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Online Encyclopedia
Originally appearing in Volume V20, Page 63 of the 1911 Encyclopedia Britannica.
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HEINRICH WILHELM MATTHIAS OLBERS (1758-1840), German astronomer, was born on the xxth of October 1758 at Arbergen, a village near Bremen, where his father was minister. He studied medicine at Gottingen, 1777-1780, attending at the same time Kaestner's mathematical course; and in x779, while watching by the sick-bed of a fellow-student, he devised a method of calculating cometary orbits which made an epoch in the treatment of the subject, and is still extensively used. The treatise containing this important invention was made public by Baron von Zach under the title Ueber die leichteste and bequemste Methode die Bahn eines Camden zu berechnen (Weimar, 1797). A table of eighty-seven calculated orbits was appended, enlarged by Encke in the second edition (1847) to 178, and by Galle in the third (1864) to 242. Olbers settled as a physician in Bremen towards the end of 1781, and practised actively for above forty years, finally retiring on the 1st of January 1823. The greater part of each night (he never slept more than four hours) was meantime devoted to astronomy, the upper portion of his house being fitted up as an observatory. He paid special attention to comets, and that of 1815 (period seventy-four years) bears his name in commemoration of its detection by him. He also took a leading part in the discovery of the minor planets, re-identified Ceres on the 1st of January 1802, and detected Pallas on the 28th of March following. His bold hypothesis of their origin by the disruption of a primitive large planet (Monatliche Correspondenz, vi. 88), although now discarded, received countenance from the finding of Juno by Harding, and of Vesta by himself, in the precise regions of Cetus and Virgo where the nodes of such supposed planetary fragments should be situated. Olbers was deputed by his fellow-citizens to assist at the baptism of the king of Rome on the 9th of June 1811, and he was a member of the corps legislatif in Paris 1812-1813. He died on the and of March 184o, at the age of eighty-one. He was twice married, and one son survived him. See Biographische Skizzen verstorbener Bremischer Aerzte, by Dr G. Barkhausen (Bremen, 1844) ; Allgemeine geographische Ephemeriden, iv. 283 (1799) ; Abstracts Phil. Trans. iv. 268 (1843) Astronomische Nachrichten, xxii. 265 (Bessel), also appended to A. Erman's Briefwechsel zwischen Olbers and Bessel (2 vols., Leipzig, 1852) ; Allgemeine Deutsche Biographie (S. Gunther) ; R. Grant, Hist. of Phys. Asir. p. 239; R. Wolf, Geschichte der Astronomie, p. 517. The first two volumes of Dr C. Schilling's exhaustive work, Wilhelm Olbers, sein Leben and seine Werke, appeared at Berlin in 1894 and 1900, a third and later volume including his personal correspondence and biography. A list of Olbers's contributions to scientific periodicals is given at p. xxxv of the 3rd ed. of his Leichteste Methode, and his unique collection of works relating to comets now forms part of the Pulkowa library.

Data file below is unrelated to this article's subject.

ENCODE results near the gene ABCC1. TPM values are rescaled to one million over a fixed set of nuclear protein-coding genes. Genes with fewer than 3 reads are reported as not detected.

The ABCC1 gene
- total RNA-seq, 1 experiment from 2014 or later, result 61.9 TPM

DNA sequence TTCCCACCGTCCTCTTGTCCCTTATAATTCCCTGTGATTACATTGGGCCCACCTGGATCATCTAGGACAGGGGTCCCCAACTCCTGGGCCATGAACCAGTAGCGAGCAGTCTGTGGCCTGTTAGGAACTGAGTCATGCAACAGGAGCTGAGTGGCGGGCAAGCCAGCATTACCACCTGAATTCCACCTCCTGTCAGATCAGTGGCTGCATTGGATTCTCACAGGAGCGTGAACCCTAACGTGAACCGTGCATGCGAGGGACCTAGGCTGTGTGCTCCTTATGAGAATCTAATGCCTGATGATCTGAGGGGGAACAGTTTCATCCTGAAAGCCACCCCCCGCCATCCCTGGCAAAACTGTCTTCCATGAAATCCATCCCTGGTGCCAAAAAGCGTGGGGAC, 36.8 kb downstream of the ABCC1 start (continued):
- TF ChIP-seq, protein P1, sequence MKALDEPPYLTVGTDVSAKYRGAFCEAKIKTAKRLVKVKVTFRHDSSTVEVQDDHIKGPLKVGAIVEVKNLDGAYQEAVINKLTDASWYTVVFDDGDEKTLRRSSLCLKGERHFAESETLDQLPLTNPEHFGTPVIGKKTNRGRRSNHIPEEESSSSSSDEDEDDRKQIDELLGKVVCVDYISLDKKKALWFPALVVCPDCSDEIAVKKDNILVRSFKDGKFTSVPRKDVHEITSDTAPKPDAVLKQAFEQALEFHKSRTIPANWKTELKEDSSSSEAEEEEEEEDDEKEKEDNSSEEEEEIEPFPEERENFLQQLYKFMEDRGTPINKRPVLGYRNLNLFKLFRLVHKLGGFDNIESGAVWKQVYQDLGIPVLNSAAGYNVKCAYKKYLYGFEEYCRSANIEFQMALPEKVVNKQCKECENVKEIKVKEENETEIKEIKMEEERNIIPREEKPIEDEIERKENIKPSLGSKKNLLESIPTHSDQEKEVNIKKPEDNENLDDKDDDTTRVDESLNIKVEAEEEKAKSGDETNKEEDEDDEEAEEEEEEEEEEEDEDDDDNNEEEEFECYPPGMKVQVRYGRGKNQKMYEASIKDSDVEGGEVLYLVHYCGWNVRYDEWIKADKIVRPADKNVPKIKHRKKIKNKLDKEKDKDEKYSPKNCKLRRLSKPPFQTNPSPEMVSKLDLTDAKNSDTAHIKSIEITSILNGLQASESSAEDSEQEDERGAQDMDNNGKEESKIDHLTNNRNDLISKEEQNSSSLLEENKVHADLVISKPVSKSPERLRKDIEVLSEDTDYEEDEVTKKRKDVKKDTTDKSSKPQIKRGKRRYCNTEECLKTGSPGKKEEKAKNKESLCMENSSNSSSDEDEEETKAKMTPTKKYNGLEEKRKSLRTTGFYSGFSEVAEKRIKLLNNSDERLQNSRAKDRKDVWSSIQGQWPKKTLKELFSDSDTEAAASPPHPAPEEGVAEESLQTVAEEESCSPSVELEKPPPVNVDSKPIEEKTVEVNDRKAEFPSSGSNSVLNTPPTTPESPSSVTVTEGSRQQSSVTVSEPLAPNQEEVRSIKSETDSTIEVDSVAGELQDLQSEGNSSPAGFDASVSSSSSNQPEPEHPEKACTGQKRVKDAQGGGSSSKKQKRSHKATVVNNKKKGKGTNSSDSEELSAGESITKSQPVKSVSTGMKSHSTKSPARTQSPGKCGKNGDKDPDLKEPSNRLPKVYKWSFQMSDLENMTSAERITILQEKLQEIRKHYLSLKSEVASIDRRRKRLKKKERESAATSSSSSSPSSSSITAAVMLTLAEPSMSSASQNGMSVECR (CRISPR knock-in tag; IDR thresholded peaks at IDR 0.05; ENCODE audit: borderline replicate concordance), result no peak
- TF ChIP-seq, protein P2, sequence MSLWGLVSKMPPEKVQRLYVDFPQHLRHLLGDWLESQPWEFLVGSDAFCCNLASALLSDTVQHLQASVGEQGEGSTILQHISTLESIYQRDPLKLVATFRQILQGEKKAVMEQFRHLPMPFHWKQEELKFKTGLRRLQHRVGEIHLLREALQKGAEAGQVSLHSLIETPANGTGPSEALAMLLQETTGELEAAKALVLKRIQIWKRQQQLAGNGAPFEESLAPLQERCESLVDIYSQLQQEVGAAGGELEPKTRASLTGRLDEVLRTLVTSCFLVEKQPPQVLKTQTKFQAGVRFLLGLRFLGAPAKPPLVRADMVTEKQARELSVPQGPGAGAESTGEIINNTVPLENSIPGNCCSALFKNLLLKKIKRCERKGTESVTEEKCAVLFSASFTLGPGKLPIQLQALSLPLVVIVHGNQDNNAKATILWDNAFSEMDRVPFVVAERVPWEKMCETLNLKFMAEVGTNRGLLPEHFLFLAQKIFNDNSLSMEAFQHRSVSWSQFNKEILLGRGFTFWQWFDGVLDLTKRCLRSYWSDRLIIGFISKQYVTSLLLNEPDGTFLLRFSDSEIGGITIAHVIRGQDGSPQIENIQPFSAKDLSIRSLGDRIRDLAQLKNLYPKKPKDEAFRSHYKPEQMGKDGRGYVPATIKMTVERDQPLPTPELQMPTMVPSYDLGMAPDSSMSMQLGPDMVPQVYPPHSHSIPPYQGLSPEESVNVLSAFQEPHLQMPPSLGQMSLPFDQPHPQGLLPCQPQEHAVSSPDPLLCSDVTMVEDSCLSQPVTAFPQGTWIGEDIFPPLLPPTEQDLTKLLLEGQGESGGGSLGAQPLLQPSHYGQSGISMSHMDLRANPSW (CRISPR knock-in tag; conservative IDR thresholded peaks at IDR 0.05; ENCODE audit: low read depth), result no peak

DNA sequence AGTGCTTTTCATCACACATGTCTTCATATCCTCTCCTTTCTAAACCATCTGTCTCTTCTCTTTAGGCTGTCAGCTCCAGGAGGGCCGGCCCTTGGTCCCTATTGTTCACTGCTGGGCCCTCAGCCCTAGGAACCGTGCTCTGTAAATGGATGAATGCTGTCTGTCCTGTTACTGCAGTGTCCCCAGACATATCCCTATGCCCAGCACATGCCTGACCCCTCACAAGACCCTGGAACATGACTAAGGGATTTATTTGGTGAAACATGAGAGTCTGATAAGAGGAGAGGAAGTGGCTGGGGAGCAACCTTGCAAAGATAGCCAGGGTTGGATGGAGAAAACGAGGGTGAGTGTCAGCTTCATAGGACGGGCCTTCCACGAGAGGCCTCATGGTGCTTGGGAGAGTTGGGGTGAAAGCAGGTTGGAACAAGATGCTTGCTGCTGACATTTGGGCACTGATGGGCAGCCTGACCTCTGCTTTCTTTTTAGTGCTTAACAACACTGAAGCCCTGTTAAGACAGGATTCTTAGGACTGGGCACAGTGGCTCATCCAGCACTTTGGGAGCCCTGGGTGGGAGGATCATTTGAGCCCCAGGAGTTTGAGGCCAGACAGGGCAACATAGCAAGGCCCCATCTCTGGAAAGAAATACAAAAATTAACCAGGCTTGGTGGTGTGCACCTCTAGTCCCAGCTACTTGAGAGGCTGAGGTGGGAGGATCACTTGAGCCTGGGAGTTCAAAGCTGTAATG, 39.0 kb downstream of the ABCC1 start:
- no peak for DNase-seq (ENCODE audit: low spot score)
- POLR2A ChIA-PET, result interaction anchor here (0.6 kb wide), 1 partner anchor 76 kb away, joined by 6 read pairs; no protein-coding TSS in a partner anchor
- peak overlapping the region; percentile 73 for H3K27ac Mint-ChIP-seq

OLAUS MAGNUS, or MAGNI (Magnus, i.e. Stora, great, ...

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